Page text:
Evidence keyed to Waltz
Jaffee v. Redmond
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- The Brief Prologue provides necessary case brief introductory information and includes:
- Topic: Identifies the topic of law and where this case fits within your course outline.
- Parties: Identifies the cast of characters involved in the case.
- Procedural Posture & History: Shares the case history with how lower courts have ruled on the matter.
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- Brief Facts: A Synopsis of the Facts of the case.
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- Facts: What are the factual circumstances that gave rise to the civil or criminal case? What is the relationship of the Parties that are involved in the case. Review the Facts of this case here:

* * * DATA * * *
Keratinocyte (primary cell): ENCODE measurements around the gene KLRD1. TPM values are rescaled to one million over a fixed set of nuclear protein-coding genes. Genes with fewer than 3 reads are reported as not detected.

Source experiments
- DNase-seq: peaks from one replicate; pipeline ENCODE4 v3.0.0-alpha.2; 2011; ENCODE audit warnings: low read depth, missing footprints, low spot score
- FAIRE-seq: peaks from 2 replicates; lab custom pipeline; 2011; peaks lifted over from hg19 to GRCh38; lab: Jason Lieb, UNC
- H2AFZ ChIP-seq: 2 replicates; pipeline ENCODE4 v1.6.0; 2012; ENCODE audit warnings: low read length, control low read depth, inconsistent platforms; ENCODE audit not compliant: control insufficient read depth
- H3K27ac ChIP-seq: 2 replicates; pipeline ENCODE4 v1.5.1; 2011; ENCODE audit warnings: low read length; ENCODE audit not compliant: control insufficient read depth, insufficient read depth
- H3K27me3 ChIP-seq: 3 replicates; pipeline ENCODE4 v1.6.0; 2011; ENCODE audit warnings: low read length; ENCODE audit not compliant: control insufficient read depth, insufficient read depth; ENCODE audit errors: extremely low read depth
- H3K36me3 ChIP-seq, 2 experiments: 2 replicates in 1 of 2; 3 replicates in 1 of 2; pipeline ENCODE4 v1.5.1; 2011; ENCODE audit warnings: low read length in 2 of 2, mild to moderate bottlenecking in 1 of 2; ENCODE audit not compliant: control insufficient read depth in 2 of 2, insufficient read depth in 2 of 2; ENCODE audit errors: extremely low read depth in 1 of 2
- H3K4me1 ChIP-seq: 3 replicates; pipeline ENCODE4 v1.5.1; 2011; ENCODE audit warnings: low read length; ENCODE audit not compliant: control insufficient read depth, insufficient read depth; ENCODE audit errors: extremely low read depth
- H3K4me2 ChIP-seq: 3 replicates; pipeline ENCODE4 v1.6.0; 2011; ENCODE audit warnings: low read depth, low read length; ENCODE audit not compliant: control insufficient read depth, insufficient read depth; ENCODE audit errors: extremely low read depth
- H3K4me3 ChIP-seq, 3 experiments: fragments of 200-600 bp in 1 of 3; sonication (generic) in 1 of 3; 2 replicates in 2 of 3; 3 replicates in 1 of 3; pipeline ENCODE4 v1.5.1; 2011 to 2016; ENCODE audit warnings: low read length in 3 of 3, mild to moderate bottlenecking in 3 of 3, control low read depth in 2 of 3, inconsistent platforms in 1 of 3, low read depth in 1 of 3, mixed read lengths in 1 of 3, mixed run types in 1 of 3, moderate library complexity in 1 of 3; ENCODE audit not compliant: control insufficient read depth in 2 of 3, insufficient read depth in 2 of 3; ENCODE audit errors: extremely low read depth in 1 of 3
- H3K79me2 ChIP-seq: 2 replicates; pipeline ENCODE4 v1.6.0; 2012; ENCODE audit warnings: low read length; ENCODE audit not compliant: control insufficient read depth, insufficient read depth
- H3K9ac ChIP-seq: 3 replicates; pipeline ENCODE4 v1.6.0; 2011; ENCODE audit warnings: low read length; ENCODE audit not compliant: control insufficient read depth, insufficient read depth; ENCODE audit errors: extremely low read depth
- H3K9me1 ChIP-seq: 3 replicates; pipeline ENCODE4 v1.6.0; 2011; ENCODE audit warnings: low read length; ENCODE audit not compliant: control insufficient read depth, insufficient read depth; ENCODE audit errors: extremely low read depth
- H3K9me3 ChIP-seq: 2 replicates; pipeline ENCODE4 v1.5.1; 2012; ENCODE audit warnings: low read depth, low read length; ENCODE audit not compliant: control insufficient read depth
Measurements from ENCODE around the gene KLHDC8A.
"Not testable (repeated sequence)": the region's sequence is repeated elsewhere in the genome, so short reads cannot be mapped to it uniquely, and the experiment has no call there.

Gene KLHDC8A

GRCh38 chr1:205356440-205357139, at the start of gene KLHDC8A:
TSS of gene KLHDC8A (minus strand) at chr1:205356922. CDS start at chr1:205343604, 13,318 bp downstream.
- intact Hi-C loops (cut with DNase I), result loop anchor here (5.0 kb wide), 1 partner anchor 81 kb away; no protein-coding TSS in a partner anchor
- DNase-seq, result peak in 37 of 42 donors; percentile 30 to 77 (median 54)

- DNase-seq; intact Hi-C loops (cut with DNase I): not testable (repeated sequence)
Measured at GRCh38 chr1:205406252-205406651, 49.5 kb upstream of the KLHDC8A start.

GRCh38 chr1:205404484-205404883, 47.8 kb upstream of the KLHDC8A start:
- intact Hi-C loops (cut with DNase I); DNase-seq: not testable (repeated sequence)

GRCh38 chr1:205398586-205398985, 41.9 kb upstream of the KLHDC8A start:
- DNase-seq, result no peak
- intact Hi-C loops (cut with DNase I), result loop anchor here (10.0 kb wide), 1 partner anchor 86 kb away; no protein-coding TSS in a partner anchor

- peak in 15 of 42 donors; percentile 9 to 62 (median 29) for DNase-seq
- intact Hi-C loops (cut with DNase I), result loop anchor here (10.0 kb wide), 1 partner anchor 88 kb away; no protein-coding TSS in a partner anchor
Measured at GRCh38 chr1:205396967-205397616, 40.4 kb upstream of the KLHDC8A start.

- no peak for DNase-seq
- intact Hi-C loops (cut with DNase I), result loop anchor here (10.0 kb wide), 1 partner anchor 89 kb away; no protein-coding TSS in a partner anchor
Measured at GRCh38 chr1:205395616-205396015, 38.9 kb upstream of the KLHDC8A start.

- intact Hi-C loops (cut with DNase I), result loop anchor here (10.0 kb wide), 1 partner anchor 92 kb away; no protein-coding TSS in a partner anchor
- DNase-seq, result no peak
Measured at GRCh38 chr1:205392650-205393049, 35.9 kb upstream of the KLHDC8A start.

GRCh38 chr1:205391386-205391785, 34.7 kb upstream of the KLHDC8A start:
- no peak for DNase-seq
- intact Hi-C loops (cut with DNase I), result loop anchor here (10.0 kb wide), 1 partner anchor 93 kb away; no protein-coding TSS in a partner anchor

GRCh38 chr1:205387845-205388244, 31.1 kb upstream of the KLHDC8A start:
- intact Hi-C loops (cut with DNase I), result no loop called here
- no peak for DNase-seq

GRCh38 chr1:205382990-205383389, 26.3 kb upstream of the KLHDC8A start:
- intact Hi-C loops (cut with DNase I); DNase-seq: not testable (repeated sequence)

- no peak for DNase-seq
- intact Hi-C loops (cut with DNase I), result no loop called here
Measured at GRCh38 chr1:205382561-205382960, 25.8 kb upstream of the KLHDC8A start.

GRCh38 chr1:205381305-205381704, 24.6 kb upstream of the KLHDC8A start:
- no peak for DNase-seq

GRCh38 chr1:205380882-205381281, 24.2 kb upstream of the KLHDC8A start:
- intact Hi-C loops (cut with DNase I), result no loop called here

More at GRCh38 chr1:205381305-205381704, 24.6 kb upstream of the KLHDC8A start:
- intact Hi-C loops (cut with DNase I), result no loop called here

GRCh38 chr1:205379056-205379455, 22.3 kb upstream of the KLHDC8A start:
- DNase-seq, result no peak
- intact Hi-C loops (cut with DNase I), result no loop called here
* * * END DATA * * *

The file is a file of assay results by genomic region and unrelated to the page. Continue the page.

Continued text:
On June 27, 1991, the Respondent, responded to a fight at an apartment complex. The Respondent shot Mr. Allen believing he was about to stab a man he was chasing. The administrator of Mr. Allen’s estate, the Petitioner, filed suit in Federal District Court alleging the Respondent violated Mr. Allen’s constitutional rights by using excessive force. During discovery, the Petitioner learned that the Respondent participated in 50 counseling sessions with a clinical social worker, Karen Beyer (“Ms. Beyer”). The Petitioner sought access to the notes taken by Ms. Beyer during those sessions and the Respondent resisted their discovery arguing that disclosure should be prevented because of a psychotherapist-patient privilege. The district judge allowed the discovery, but neither Ms. Beyer nor the Respondent complied with the request. The judge advised the jury that the refusal to turn over Ms. Beyer’s notes could be considered a presumption that the content of the notes would hav e been unfavorable to the Respondent. The jury awarded the Petitioner $45,000 on the federal claim and $500,000 on her state-law claim. The Court of Appeals for the Seventh Circuit (“Seventh Circuit”) reversed and remanded for a new trial concluding that a psychotherapist-patient privilege should be recognized.
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